Over 202,000 Canadians are diagnosed with cancer every year, including an estimated 25,600 new cases diagnosed in British Columbia, with approximately 10,100 dying of cancer each year. Clearly, this life-threatening illness affects entire communities, especially families, friends and co-workers.
The Canadian Cancer Survivor Network (CCSN) is a national network of patients, families, survivors, friends, families, community partners and sponsors. Its mission is to work together by taking action to promote the very best standard of care, support, follow up and quality of life for patients and survivors. It aims to educate the public and policy makers about cancer survivorship and encourage research on ways to alleviate barriers to optimal cancer care in Canada.
The government of British Columbia has an important role to play in making sure that everyone diagnosed with cancer has timely access to cancer care and essential medical services as well as access to emergency rooms and the treatment and medications they need. Nearly 300,000 people in BC are without a family doctor (http://www.richmond-news.com/news/doctor-crisis-closes-richmond-clinic-1.14989846).
We invite you to respond to the following questions related to cancer care and healthcare in British Columbia. Your responses will be circulated to cancer patients and survivors in British Columbia and posted on our website, www.survivornet.ca and on our social media.
In a poll conducted by Innovative Research Group in August of 2016, healthcare is the number three issue (behind housing and the economy, and just in front of education) on the minds of BC voters.
A) How will your government improve the delivery of cancer care and other healthcare services in BC?
B) Will your government restructure healthcare delivery, and if so, how?
C) How will your government ensure that cancer patients receive the services they need, including home care, financial assistance during recovery and for long-term side effects of cancer and/or treatment?
D) What will your government do to better the wait time for people who require an operation?
A key element of providing timely treatment for cancer patients is ensuring that they have access to the medications they need at the time they need them. Unfortunately, this is not always the case in British Columbia.
As of January 31, 2015 British Columbia drug plans covered 19.6% of the 464 new drugs approved by Health Canada from 2004-2013 and the average number days to list the new drug covered under each public drug plan was 787(Coverage for new medicines in Canada’s public drug plans, 2015, Mark Rovere and Dr. Brett J. Skinner).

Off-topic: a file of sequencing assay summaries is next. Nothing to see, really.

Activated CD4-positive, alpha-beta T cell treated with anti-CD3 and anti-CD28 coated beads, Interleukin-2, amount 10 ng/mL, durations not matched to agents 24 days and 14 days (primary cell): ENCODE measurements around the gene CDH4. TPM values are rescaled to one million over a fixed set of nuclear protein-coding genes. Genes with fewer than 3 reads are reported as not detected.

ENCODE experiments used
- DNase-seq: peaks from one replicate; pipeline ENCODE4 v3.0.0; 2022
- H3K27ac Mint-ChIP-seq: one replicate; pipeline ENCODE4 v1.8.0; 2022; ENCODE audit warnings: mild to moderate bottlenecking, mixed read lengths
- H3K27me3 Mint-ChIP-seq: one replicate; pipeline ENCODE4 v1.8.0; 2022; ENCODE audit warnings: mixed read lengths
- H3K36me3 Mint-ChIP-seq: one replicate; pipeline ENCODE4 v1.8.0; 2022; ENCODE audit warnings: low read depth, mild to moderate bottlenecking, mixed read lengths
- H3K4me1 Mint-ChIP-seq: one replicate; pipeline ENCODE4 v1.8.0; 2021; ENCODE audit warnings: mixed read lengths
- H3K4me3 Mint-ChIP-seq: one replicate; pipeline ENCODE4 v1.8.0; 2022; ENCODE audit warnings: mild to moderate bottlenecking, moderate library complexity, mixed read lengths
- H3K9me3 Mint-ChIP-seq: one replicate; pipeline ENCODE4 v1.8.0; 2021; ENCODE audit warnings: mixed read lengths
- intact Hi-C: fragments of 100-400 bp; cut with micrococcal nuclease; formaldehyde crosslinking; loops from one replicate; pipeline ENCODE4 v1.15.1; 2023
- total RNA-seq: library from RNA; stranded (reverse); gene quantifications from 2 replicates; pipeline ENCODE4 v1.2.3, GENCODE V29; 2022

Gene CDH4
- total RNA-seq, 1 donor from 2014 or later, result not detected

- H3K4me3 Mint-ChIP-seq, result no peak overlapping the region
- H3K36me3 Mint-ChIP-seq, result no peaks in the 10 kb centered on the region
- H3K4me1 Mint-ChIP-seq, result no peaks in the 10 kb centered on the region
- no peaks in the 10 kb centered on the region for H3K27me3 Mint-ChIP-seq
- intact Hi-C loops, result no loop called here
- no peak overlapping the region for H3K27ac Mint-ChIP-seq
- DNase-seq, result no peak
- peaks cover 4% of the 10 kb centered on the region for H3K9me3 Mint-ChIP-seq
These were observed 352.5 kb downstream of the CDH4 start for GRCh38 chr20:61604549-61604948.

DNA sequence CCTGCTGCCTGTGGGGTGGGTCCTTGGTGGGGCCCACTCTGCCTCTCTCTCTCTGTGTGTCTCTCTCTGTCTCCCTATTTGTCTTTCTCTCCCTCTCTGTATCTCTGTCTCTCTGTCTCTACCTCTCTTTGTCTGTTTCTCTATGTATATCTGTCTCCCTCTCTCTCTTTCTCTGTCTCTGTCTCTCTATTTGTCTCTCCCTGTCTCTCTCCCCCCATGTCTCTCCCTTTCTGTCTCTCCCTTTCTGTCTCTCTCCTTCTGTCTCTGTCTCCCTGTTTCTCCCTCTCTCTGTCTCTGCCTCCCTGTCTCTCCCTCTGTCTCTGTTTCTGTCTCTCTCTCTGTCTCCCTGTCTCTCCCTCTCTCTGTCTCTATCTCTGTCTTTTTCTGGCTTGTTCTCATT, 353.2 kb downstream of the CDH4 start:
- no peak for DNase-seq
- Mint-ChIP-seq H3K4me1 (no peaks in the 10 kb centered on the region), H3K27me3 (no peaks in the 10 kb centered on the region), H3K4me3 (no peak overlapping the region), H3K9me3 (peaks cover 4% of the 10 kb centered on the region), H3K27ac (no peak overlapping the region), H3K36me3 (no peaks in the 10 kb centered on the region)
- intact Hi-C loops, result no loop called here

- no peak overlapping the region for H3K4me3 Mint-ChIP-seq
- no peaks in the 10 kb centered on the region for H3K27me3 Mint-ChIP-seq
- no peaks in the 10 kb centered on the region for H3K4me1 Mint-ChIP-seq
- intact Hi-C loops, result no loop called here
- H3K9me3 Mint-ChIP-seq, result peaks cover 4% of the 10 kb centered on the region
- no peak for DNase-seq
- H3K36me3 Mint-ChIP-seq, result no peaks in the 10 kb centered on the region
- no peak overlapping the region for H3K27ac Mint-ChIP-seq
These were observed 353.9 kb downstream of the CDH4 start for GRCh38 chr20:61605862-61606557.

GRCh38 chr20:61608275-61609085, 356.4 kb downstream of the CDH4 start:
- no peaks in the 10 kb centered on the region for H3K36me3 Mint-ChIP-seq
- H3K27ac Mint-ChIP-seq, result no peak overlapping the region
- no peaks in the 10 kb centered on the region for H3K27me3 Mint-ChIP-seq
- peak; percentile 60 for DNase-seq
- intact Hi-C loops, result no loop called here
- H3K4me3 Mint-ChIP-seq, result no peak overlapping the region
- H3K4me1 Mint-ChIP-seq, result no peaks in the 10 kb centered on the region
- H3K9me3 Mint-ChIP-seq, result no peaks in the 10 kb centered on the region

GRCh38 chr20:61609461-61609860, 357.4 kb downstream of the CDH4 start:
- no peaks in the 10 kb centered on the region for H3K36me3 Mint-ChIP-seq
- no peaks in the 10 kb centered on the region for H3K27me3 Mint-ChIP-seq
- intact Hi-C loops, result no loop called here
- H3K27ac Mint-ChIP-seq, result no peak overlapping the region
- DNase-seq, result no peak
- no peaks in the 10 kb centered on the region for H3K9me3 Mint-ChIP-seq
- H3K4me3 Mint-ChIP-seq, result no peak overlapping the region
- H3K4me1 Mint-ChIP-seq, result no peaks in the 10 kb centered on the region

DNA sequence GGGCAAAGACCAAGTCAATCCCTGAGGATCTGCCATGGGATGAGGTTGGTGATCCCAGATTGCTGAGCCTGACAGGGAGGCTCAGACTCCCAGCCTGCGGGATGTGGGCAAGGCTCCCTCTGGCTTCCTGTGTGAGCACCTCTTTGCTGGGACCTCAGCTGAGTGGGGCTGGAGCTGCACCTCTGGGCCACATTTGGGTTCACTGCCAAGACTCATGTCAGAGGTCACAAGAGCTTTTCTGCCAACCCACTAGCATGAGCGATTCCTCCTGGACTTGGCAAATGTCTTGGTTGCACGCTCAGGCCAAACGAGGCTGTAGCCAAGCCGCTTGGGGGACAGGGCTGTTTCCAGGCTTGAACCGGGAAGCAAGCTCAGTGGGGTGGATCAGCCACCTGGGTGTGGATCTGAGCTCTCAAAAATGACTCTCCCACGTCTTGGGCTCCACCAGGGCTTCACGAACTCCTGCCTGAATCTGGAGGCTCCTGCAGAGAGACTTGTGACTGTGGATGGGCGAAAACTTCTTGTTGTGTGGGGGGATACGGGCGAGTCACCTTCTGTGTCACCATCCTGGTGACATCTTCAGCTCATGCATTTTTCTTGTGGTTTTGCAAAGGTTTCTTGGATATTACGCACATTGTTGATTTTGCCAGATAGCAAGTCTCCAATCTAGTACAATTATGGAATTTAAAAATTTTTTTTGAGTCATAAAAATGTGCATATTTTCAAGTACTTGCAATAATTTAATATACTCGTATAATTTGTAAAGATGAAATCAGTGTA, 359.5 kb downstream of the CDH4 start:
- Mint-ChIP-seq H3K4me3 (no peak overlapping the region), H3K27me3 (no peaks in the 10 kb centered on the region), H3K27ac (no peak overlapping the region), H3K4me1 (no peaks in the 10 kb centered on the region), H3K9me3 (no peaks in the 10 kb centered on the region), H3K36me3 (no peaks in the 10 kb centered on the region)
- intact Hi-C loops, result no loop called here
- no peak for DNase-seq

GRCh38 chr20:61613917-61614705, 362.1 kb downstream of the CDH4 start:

A) If elected, will your government commit to increasing the number of new cancer and other drugs approved for public reimbursement so that all British Columbians have timely access to the drugs they need, and if so, how will this be accomplished?
B) If elected to government will you undertake negotiations leading to regional collaboration to ensure timely patient access to cancer drugs?
A study published from the University of British Columbia says that one in 12 Canadians (aged 55 and older) were the second most likely among comparable countries to stop filling their prescriptions in 2014 because of cost.
A) If elected to government, what will your party do to make prescription medications more affordable?
B) Why is there such a difference between BC and other provinces?
We thank you for your attention to this important matter.
My party will not form the next government as we have only 10 candidates. We could provide a balance of power and bring some sanity to the legislature. The first step in solving or improving a problem is to realistically define the problem and what are the causes. Unless you are the premier, no MLA has the authority to dictate any changes and most of the drug and health financing and policy issues originate in Ottawa. Personally, if the opportunity or authority comes to me, the first step is to consult with persons affected and define the specifics and take it from there. I can offer sympathy as my family has been affected by cancer and I am one of the citizens who does not have a doctor.
I must caution you that my experience in (local) government shows that reform, particularly on significant policy issues, takes years to implement. I will be the first to declare that being in the role of deciding public policy is immensely frustrating and can drive you up a wall. I have no illusions about the degree of impact I could make and I would be a liar to promise any outcome other than to say I would try to influence things the best I can.